We have been awarded a Legacy grant to purchase and install a new artifact storage system. I am beyond excited to have safe, orderly, archival storage to house the many treasures that have been entrusted to the Pope County Historical Society.

Proper storage is important to our mission. We want to collect stories of Pope County and artifacts to help illustrate those stories. We need to protect the artifacts and the stories for future generations, and we need to be able to share those stories and artifacts.

Our artifacts are critical to our mission.

But – we are blessed with an over abundance.

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Ole Jermstad used this scythe in Chippewa Falls in 1869.

Let me use a cradle scythe as an example. This strikingly beautiful tool was critical in the early years of Pope County when wheat was king. As the blade mowed the stalks of grain, the long fingers caught the stalks and laid them down in an orderly fashion. This made the threshing process much easier. It is an elegant and well balanced tool.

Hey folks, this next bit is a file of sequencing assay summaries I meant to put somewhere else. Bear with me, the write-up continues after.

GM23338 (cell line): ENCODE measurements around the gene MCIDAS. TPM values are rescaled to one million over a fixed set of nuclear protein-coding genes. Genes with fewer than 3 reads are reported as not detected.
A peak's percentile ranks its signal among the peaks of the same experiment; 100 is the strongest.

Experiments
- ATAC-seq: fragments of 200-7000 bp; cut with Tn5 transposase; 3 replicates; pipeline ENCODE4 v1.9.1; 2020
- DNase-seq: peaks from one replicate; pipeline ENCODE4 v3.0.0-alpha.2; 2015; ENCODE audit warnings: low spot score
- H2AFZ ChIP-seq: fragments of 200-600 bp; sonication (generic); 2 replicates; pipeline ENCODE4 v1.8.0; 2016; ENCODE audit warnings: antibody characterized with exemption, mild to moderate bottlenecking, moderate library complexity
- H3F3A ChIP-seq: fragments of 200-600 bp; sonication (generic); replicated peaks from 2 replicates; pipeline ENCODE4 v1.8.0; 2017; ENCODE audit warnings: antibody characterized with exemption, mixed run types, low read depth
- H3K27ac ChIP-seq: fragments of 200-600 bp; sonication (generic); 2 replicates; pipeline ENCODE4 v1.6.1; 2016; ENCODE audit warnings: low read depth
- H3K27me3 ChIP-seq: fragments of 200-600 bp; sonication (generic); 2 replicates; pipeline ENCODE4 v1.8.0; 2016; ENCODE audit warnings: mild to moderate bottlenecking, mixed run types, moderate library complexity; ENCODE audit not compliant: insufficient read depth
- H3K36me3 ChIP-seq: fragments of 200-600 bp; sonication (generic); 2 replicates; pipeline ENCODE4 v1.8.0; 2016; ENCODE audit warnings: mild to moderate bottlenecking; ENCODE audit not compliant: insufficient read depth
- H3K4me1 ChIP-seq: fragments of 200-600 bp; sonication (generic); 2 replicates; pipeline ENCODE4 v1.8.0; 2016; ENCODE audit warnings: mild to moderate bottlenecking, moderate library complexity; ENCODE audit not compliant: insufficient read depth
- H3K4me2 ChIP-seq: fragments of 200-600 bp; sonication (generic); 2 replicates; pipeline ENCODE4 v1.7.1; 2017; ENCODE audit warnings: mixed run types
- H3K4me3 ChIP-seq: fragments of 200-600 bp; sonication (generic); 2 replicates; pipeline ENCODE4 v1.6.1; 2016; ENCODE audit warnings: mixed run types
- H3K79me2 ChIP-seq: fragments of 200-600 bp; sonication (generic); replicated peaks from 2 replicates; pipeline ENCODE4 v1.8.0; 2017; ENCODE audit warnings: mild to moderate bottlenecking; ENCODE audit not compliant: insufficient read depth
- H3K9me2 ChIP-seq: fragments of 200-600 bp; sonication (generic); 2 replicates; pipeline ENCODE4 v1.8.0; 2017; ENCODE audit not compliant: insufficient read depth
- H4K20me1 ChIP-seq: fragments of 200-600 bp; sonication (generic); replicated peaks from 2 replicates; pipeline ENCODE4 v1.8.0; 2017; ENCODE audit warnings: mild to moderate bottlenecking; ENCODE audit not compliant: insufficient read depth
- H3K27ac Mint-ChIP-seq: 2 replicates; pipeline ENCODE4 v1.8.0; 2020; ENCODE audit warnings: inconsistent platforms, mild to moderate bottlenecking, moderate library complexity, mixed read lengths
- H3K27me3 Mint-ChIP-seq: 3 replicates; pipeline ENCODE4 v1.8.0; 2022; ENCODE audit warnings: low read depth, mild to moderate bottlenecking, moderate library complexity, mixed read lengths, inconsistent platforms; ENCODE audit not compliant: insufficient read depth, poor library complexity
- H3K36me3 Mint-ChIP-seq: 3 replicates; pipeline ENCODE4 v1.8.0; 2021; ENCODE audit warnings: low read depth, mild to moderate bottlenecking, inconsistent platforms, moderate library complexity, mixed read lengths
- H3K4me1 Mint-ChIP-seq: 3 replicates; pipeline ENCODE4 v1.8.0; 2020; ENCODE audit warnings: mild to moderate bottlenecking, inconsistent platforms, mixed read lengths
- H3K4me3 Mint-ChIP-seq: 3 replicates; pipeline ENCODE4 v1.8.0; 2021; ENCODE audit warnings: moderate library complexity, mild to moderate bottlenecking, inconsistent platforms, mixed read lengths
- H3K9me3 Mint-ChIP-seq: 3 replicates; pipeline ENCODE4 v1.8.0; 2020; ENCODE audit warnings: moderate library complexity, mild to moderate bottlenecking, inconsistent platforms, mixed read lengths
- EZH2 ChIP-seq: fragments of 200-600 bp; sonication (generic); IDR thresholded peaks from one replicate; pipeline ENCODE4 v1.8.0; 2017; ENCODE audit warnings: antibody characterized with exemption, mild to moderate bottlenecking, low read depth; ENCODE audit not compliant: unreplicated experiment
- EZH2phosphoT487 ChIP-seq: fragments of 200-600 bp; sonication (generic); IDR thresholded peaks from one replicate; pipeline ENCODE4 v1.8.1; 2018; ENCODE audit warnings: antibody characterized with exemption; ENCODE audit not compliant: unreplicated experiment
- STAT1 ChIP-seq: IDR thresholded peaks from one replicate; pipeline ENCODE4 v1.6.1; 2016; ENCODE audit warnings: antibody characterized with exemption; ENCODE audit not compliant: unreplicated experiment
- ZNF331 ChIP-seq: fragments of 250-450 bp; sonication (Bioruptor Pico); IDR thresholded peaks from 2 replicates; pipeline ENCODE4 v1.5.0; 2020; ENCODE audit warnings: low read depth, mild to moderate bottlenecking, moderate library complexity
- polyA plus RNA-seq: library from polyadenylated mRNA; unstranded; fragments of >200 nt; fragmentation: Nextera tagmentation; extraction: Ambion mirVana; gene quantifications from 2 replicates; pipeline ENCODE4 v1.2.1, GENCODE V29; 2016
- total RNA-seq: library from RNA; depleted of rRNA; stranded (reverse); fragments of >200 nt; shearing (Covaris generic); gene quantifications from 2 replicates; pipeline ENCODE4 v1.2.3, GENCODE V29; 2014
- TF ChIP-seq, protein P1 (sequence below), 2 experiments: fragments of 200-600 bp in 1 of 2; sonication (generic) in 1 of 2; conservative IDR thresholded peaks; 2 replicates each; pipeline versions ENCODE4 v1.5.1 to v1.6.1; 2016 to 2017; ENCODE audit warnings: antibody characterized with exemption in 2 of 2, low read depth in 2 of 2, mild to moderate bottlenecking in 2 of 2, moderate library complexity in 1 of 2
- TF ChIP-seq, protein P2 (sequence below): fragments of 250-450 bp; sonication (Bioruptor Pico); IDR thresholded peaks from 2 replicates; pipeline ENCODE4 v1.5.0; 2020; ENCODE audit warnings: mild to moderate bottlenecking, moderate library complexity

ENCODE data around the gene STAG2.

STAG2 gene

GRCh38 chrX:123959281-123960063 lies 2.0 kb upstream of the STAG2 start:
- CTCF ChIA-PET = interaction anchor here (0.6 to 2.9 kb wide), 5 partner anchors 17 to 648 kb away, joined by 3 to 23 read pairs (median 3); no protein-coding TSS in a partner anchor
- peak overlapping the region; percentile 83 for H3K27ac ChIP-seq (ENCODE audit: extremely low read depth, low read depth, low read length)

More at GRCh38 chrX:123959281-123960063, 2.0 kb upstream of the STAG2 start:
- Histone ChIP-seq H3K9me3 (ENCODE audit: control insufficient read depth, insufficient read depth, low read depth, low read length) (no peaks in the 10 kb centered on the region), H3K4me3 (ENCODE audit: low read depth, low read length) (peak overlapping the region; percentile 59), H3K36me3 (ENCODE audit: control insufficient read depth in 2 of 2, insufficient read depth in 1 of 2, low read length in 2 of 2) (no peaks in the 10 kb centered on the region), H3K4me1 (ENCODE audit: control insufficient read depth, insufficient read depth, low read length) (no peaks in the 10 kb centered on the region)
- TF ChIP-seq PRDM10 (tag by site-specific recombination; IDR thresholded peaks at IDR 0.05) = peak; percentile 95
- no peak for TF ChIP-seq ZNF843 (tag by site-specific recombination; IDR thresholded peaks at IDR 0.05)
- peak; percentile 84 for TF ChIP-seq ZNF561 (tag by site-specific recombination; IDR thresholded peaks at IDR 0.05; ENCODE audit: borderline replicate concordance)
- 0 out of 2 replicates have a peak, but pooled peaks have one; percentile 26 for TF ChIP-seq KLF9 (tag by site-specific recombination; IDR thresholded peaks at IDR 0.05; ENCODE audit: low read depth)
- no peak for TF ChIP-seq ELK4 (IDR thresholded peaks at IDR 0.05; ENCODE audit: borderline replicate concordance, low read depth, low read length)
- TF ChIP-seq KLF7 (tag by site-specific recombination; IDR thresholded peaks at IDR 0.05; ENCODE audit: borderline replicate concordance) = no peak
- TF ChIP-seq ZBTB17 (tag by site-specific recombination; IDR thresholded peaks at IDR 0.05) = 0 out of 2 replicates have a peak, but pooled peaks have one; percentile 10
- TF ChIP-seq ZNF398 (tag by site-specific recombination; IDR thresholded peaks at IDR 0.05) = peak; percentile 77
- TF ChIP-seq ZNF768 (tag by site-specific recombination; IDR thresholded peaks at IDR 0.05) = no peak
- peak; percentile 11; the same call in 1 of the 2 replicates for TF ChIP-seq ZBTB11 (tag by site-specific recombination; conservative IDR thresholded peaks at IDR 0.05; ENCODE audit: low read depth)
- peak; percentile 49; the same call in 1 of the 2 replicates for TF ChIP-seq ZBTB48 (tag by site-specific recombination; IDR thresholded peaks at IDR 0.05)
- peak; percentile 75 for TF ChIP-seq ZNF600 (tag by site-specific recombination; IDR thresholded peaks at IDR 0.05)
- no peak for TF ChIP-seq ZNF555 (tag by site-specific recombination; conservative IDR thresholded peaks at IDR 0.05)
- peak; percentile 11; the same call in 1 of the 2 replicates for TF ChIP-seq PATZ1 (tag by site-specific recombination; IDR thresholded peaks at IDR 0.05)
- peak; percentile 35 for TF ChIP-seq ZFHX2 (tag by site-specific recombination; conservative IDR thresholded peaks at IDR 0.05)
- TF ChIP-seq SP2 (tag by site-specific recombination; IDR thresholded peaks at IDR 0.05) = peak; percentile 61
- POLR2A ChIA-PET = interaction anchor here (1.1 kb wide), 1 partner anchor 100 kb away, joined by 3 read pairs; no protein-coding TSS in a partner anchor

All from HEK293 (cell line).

Is it important for us to have a cradle scythe in our collection? ABSOLUTELY!

We have 5. Yep 5. And that isn’t counting the plain scythes without the extra fingers to catch the stalks. These things are BIG. And dangerous with the long blade.

Storing and displaying the scythes is a challenge, to say the least.

Of the five in the collection, only two have stories. The one above and one that belonged to Reverend Quenemoen of Cyrus.

In preparation for our December open house, I have pulled the cradle scythes together to

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The other four cradle scythes.